Guinea, the West-African nation on Sunday, has officially declared that it is dealing with an Ebola outbreak. It confirmed three infected people's deaths. A devastating Ebola epidemic had taken over the country during 2013-2016 resulting in the deaths of 11,300 people. Since then, this is the first time the disease has been reported.
Initial investigations found that a nurse from a local health facility was the first victim of the virus, spreading to six people who attended her funeral.
In order to identify the strain of the Ebola virus, samples of the confirmed cases have been sent to the Institute Pasteur in Senegal for full genome sequencing.
Ebola spreads to humans from infected animals like chimpanzees, fruit bats, forest bats and other non-domesticated animals hunted for food. The virus infection symptoms include sudden fever, vomiting, diarrhoea, exhaustion, muscle pain, internal and external bleeding, sore throat, etc. Infected people tend to die from multiple organ failures and dehydration.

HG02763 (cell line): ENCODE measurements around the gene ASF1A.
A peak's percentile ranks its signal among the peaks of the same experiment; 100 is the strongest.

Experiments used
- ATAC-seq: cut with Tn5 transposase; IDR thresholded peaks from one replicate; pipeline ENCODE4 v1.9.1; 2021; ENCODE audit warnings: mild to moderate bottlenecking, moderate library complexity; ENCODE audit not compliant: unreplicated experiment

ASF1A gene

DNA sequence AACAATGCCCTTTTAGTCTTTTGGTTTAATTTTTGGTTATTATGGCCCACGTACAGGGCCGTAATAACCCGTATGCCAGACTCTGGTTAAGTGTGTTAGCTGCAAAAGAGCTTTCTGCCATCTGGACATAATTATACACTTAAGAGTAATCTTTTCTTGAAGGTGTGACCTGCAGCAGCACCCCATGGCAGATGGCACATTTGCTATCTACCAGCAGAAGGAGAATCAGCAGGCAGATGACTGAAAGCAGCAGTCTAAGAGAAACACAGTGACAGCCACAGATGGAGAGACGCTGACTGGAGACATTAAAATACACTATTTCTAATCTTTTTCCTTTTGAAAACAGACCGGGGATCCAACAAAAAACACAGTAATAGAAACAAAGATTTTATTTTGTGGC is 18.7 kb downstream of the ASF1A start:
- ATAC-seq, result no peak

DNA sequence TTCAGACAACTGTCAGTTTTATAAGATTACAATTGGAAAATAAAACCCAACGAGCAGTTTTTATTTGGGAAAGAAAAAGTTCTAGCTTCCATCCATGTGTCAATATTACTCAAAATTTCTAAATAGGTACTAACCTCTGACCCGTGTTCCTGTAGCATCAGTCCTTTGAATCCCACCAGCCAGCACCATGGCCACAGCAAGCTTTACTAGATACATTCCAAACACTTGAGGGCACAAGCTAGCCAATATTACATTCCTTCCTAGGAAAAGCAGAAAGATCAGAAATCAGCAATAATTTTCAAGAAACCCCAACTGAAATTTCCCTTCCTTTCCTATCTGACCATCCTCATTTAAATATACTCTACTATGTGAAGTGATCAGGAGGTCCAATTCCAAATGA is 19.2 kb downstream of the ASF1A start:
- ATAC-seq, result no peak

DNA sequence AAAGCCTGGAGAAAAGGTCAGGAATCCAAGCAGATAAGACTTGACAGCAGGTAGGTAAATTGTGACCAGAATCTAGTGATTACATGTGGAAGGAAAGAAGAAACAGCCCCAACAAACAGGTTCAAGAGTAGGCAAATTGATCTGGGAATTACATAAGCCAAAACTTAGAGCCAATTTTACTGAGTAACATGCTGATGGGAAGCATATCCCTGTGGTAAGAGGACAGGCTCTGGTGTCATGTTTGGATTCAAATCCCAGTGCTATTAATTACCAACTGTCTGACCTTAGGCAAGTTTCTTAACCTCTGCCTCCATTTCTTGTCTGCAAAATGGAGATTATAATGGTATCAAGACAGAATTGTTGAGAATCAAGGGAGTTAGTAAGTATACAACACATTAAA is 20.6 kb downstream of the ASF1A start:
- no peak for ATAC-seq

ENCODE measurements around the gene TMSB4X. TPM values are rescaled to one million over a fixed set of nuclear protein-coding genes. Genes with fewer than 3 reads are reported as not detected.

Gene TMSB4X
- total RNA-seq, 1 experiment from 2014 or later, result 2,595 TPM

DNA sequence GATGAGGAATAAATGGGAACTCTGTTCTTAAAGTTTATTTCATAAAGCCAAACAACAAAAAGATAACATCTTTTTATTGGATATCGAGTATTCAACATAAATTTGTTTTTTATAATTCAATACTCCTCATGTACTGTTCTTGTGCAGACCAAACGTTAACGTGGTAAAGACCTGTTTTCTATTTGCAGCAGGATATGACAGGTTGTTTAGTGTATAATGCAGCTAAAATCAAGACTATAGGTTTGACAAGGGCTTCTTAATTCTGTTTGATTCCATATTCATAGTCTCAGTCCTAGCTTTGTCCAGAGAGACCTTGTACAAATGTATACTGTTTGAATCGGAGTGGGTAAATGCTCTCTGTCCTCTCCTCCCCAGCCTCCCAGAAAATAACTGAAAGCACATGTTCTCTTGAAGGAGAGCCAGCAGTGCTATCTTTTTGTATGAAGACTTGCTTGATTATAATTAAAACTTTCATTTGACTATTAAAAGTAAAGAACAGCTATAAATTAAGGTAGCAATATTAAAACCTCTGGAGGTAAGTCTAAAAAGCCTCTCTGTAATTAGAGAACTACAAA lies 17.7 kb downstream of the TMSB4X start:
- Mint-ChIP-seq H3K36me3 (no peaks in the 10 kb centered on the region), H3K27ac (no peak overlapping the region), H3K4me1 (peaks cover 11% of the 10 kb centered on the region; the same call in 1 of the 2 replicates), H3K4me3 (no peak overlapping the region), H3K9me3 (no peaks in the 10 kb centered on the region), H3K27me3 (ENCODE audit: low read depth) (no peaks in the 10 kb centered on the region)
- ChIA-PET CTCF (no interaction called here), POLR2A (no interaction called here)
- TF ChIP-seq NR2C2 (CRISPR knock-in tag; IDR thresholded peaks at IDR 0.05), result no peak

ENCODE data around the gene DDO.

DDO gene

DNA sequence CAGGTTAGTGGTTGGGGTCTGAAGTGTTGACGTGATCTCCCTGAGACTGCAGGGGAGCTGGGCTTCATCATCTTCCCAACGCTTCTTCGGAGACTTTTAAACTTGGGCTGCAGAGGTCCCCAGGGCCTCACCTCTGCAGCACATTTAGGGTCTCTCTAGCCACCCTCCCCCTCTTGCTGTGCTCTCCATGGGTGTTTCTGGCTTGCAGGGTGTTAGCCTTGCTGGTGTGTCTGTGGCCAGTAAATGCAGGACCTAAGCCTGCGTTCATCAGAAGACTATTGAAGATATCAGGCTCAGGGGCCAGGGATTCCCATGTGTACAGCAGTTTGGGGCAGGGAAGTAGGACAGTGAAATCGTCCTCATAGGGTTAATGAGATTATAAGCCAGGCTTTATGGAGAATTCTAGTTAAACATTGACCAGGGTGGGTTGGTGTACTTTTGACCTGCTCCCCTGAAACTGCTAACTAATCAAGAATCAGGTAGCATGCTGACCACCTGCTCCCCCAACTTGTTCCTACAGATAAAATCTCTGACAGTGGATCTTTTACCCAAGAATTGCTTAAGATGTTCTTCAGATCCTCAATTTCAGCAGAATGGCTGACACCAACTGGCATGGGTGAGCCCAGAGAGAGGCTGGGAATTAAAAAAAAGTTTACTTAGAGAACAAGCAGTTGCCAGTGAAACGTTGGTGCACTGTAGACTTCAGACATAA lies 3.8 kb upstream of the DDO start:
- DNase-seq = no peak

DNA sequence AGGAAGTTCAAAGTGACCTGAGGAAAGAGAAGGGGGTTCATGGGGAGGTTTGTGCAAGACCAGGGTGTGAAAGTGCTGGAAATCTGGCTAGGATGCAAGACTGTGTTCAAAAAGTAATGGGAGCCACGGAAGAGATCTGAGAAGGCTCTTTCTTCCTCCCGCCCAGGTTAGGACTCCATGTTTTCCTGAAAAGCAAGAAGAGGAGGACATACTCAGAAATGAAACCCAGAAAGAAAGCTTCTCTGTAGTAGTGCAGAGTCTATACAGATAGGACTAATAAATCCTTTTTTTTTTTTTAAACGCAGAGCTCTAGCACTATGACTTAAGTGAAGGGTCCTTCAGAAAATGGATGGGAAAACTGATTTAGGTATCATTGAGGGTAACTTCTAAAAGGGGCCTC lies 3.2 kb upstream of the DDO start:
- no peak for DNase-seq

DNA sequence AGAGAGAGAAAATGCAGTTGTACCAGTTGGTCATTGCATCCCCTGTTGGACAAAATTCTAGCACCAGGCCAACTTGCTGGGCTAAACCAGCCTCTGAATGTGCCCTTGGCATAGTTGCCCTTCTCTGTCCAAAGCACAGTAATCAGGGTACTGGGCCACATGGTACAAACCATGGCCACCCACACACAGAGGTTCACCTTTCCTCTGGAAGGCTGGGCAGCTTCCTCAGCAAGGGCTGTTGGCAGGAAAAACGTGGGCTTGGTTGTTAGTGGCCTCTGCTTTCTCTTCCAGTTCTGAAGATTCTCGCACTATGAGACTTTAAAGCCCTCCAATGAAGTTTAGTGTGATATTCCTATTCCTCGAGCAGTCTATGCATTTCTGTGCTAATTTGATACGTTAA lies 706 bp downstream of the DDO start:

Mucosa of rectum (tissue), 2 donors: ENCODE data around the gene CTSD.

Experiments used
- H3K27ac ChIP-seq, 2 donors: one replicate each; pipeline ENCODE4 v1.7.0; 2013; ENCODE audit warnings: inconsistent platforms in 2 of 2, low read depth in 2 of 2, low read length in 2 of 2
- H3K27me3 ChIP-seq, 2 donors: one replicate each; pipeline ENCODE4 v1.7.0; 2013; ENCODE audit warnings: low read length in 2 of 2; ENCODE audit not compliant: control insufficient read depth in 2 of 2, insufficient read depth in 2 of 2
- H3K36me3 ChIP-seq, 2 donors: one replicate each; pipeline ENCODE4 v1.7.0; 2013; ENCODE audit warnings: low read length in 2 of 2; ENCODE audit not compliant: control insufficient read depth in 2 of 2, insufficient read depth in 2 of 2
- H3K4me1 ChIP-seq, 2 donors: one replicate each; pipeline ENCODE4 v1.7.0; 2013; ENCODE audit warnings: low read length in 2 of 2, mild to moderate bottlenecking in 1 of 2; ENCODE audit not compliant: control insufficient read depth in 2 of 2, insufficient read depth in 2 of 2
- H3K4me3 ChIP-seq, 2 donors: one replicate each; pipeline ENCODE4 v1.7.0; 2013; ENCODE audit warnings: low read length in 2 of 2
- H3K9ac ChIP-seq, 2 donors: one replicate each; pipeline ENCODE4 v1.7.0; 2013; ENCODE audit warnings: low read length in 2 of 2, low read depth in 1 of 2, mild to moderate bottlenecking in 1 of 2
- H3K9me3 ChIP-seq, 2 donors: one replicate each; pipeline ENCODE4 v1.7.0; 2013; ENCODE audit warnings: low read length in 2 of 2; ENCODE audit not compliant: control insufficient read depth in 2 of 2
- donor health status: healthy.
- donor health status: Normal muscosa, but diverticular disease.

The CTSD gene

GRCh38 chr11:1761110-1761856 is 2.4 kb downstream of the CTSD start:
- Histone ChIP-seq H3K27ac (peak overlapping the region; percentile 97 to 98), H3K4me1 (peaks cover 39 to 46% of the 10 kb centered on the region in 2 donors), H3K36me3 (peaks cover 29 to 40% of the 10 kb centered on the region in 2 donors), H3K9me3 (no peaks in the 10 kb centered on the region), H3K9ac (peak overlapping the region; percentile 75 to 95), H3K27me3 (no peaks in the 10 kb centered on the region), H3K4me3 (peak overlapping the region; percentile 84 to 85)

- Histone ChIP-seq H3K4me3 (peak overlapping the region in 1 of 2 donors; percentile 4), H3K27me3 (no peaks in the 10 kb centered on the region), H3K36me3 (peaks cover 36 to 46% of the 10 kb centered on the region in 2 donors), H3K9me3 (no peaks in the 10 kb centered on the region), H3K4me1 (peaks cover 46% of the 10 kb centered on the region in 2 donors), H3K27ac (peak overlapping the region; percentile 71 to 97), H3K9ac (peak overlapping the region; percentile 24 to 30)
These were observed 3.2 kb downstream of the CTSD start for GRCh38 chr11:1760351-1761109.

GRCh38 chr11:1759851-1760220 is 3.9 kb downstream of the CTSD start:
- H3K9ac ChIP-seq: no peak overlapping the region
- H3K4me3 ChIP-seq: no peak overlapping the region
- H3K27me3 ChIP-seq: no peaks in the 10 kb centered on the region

"It's a huge concern to see the resurgence of Ebola in Guinea, a country that has already suffered so much from the disease. However, banking on the expertise and experience built during the previous outbreak, health teams in Guinea are on the move to quickly trace the path of the virus and curb further infections," said Dr Matshidiso Moeti, the WHO Regional Director for Africa.
He also added that WHO is offering its full support in setting up testing, contact-tracing and treatment structures including access to vaccines.
Today, the WHO has alerted six African countries to look for potential infection of the Ebola virus after the resurgence of the Ebola epidemic has been reported in Guinea.
"We have already alerted the six countries around, including of course Sierra Leone and Liberia, and they are moving very fast to prepare and be ready and to look for any potential infection," the WHO's Margaret Harris told a Geneva briefing.